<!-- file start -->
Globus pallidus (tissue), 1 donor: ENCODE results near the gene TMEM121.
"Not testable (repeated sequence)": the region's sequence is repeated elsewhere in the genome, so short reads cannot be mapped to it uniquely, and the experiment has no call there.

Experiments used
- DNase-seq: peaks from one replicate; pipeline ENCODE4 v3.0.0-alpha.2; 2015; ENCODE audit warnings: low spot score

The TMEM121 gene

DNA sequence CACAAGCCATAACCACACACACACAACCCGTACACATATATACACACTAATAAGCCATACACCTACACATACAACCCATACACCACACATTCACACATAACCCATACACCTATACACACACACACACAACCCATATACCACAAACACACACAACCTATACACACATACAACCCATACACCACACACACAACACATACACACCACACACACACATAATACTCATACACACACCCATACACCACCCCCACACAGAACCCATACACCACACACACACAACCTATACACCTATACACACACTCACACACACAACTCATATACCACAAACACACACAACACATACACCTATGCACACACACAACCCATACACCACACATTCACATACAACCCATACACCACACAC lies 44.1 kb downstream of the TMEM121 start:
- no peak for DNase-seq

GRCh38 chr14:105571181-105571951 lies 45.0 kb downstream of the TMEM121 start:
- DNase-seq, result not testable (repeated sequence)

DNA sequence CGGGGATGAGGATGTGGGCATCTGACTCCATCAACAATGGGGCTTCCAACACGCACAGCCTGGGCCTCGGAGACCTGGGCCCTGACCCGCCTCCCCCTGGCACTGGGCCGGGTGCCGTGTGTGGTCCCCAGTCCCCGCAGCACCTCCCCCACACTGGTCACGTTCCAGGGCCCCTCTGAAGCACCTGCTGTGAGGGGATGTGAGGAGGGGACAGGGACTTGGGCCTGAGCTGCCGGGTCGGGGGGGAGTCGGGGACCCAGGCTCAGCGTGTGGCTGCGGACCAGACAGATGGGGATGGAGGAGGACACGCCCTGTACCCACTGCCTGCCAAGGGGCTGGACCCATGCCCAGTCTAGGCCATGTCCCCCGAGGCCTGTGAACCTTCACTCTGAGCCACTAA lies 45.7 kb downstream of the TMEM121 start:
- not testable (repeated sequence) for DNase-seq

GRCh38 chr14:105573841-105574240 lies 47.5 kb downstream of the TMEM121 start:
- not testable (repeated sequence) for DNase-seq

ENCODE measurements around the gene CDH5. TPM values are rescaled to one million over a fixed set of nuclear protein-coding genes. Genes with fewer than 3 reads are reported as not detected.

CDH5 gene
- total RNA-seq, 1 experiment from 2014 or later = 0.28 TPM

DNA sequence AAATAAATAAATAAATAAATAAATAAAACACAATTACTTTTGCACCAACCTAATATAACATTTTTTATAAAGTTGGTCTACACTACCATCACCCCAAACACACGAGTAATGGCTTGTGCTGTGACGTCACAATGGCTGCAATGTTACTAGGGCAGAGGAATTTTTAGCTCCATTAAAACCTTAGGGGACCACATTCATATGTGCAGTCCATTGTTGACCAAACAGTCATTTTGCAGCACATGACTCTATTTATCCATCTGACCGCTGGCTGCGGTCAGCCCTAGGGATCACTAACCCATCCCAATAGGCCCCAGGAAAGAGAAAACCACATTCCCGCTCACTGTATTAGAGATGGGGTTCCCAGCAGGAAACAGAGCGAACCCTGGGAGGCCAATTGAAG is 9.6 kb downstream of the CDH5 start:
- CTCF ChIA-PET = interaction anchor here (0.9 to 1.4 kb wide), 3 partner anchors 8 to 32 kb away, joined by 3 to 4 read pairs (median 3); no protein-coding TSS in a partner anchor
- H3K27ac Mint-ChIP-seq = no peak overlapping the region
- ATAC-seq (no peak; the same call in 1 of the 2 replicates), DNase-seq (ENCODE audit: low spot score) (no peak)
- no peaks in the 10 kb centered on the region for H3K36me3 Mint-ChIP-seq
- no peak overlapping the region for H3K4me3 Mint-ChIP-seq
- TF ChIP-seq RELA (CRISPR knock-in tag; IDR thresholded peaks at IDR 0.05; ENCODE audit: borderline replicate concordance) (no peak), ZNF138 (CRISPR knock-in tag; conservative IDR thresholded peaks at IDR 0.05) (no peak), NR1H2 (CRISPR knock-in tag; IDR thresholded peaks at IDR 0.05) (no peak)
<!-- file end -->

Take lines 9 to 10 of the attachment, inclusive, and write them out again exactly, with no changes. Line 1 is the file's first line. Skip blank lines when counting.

- DNase-seq, result not testable (repeated sequence)

DNA sequence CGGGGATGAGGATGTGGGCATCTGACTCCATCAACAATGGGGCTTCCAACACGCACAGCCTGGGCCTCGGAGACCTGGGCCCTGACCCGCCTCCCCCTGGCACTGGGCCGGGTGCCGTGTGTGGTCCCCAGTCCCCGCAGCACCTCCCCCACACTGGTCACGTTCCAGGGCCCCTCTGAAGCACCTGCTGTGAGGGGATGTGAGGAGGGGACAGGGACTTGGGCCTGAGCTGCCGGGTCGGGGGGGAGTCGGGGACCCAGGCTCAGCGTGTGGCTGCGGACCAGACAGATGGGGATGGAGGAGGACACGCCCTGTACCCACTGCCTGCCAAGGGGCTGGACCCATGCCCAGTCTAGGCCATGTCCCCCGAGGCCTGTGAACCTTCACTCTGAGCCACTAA lies 45.7 kb downstream of the TMEM121 start: